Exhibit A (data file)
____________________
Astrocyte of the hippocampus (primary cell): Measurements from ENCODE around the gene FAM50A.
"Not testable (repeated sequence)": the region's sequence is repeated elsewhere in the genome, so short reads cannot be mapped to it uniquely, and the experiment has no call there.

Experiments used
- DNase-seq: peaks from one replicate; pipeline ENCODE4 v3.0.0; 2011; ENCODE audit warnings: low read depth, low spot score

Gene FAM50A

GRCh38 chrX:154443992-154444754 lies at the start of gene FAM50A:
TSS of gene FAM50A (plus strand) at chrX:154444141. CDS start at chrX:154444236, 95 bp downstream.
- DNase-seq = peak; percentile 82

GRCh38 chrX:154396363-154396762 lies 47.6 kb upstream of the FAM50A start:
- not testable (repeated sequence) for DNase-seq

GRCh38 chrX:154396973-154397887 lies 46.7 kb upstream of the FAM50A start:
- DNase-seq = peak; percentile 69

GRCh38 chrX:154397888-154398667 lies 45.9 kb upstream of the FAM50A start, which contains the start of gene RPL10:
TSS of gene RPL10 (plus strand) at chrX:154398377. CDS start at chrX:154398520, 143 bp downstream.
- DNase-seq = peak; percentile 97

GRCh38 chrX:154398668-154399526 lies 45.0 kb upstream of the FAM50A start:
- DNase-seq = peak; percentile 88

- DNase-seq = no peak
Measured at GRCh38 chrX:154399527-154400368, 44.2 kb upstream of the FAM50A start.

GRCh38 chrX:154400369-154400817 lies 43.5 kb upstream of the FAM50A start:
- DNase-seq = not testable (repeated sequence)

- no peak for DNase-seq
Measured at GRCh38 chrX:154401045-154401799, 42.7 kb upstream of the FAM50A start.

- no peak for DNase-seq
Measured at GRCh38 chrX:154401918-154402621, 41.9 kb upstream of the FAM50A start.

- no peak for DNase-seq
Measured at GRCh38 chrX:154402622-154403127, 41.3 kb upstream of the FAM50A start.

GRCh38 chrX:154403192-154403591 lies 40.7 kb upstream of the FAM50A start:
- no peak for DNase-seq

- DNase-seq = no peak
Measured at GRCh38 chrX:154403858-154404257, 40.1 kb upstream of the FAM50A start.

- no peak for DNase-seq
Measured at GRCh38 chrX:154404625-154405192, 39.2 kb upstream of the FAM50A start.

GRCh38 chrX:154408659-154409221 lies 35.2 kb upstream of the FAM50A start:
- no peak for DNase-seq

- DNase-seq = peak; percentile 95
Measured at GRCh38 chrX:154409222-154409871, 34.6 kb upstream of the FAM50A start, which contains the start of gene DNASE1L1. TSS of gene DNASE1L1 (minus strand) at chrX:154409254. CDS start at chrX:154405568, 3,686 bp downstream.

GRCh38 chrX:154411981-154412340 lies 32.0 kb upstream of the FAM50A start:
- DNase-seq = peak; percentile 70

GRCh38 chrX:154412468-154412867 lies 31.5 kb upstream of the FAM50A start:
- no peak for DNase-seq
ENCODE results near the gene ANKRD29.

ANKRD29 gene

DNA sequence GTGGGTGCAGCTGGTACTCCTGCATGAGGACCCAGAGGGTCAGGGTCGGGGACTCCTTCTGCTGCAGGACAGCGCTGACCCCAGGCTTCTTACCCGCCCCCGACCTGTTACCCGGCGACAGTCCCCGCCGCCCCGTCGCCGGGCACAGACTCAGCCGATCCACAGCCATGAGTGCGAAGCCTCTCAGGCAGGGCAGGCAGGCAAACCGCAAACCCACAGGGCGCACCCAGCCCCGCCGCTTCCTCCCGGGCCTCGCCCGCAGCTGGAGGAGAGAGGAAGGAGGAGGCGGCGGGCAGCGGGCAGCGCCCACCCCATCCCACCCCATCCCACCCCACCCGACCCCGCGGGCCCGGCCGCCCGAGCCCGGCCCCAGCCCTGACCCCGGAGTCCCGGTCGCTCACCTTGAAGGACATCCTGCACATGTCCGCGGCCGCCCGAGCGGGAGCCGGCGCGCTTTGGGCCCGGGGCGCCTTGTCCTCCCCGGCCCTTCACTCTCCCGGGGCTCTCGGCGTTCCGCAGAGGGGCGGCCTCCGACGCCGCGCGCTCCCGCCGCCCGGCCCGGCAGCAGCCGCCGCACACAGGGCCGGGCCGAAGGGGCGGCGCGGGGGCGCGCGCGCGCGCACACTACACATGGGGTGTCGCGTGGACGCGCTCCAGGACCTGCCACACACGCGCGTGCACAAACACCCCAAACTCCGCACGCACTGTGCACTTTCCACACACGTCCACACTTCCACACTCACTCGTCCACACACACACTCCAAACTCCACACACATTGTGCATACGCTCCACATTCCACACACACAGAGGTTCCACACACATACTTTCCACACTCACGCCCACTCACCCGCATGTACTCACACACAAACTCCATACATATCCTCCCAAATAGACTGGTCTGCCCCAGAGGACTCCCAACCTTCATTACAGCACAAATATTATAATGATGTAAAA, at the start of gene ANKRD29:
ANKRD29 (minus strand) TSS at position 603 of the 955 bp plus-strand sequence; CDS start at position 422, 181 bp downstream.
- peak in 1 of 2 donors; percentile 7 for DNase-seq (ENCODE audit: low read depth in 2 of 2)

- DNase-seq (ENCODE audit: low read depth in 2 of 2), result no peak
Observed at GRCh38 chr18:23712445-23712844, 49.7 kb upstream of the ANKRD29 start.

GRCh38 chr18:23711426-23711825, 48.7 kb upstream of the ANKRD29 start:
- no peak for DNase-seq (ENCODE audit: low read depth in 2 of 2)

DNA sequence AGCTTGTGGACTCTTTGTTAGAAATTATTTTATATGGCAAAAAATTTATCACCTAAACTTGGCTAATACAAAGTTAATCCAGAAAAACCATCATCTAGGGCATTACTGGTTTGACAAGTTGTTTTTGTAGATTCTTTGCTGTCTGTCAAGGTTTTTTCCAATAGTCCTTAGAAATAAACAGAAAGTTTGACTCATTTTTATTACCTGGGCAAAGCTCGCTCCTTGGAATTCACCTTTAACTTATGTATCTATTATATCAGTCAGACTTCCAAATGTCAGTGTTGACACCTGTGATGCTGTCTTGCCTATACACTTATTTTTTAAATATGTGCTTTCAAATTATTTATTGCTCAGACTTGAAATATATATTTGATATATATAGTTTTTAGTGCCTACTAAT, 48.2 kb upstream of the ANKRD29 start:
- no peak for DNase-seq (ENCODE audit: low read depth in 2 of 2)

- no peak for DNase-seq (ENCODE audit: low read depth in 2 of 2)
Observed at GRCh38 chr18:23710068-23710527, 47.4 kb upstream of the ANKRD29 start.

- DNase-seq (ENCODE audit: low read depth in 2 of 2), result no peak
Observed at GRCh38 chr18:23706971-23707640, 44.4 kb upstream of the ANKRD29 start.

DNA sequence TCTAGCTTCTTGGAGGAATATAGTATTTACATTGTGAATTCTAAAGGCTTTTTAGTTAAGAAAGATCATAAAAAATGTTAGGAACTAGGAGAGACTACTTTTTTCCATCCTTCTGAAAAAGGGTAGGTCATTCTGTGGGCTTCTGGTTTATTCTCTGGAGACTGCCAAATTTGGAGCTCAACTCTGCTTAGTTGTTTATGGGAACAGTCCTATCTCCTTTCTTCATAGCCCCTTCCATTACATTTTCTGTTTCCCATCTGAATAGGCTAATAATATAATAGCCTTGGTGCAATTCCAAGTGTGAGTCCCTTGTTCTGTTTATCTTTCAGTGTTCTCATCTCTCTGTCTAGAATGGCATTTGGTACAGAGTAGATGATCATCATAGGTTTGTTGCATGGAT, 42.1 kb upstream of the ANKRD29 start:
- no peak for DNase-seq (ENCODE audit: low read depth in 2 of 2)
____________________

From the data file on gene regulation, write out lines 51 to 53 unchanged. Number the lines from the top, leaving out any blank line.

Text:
DNA sequence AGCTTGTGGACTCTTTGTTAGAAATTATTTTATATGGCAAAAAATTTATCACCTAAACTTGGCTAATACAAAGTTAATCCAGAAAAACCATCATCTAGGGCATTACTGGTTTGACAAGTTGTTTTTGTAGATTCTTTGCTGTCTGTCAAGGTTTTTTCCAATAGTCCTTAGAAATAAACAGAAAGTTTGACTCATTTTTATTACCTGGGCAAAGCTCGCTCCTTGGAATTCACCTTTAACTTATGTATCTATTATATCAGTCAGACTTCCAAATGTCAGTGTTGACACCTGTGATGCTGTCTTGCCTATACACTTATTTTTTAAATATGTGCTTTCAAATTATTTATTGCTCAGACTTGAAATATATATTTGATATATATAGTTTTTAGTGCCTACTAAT, 48.2 kb upstream of the ANKRD29 start:
- no peak for DNase-seq (ENCODE audit: low read depth in 2 of 2)

- no peak for DNase-seq (ENCODE audit: low read depth in 2 of 2)